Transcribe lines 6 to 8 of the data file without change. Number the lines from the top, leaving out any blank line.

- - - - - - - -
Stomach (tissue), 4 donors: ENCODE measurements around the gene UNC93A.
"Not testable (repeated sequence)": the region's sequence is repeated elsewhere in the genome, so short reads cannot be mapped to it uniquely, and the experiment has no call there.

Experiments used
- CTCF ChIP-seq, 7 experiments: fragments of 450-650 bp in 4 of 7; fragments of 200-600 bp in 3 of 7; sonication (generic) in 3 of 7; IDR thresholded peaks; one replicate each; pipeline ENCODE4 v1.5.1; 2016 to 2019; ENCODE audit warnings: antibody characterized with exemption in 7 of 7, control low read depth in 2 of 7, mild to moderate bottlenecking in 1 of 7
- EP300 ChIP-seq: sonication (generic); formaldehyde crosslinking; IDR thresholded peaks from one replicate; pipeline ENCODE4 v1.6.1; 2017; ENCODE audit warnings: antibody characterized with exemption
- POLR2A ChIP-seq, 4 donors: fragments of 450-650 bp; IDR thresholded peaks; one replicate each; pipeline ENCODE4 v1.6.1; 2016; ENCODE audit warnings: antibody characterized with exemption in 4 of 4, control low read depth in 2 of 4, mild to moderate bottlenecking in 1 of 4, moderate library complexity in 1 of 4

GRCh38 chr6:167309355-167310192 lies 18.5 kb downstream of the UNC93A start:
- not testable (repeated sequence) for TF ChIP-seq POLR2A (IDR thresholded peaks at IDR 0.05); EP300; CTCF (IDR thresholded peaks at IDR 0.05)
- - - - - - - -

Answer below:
- POLR2A ChIP-seq, 4 donors: fragments of 450-650 bp; IDR thresholded peaks; one replicate each; pipeline ENCODE4 v1.6.1; 2016; ENCODE audit warnings: antibody characterized with exemption in 4 of 4, control low read depth in 2 of 4, mild to moderate bottlenecking in 1 of 4, moderate library complexity in 1 of 4

GRCh38 chr6:167309355-167310192 lies 18.5 kb downstream of the UNC93A start:
- not testable (repeated sequence) for TF ChIP-seq POLR2A (IDR thresholded peaks at IDR 0.05); EP300; CTCF (IDR thresholded peaks at IDR 0.05)